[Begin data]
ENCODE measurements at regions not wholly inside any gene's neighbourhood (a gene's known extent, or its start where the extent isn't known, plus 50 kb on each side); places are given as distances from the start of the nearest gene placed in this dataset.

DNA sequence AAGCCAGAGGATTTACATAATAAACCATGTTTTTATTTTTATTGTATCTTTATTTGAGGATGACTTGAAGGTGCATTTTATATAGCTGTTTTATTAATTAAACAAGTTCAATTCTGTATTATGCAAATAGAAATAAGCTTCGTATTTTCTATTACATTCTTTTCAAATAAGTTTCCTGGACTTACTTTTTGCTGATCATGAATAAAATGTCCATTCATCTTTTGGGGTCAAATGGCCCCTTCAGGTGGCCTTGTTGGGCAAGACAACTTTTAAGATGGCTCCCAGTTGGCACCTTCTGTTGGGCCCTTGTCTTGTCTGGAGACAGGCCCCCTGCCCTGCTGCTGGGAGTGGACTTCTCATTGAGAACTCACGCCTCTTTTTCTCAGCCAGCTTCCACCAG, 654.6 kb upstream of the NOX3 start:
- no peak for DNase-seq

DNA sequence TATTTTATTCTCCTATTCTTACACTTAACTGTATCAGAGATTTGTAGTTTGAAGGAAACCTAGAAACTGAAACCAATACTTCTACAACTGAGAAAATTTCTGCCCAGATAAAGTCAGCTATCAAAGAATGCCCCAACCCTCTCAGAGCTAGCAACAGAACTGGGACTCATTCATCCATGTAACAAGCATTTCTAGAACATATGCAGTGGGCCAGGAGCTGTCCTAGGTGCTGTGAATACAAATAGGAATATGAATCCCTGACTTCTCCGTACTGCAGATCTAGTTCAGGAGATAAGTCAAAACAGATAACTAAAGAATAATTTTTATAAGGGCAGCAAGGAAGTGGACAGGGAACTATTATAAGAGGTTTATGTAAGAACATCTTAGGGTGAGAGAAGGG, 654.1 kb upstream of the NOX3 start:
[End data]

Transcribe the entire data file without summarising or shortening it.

ENCODE measurements at regions not wholly inside any gene's neighbourhood (a gene's known extent, or its start where the extent isn't known, plus 50 kb on each side); places are given as distances from the start of the nearest gene placed in this dataset.

DNA sequence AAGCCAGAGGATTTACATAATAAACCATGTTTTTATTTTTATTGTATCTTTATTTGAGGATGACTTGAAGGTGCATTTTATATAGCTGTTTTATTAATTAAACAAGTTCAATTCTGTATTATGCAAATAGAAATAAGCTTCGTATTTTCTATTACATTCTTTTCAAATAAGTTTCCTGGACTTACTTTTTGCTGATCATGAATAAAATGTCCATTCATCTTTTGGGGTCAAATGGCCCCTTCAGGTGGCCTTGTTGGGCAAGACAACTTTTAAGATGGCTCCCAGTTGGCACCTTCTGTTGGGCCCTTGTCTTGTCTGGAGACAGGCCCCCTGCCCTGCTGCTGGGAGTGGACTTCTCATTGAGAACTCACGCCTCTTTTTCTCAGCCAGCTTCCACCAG, 654.6 kb upstream of the NOX3 start:
- no peak for DNase-seq

DNA sequence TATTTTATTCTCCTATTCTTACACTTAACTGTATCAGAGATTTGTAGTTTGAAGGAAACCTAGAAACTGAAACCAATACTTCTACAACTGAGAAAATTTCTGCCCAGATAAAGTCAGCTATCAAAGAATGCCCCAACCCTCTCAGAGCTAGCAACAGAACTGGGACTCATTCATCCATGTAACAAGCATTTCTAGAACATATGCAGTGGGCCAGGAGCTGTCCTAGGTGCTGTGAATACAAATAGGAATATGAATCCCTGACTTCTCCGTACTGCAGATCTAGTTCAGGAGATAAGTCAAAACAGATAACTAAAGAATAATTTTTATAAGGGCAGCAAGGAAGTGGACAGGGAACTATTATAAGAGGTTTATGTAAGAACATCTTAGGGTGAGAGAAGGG, 654.1 kb upstream of the NOX3 start: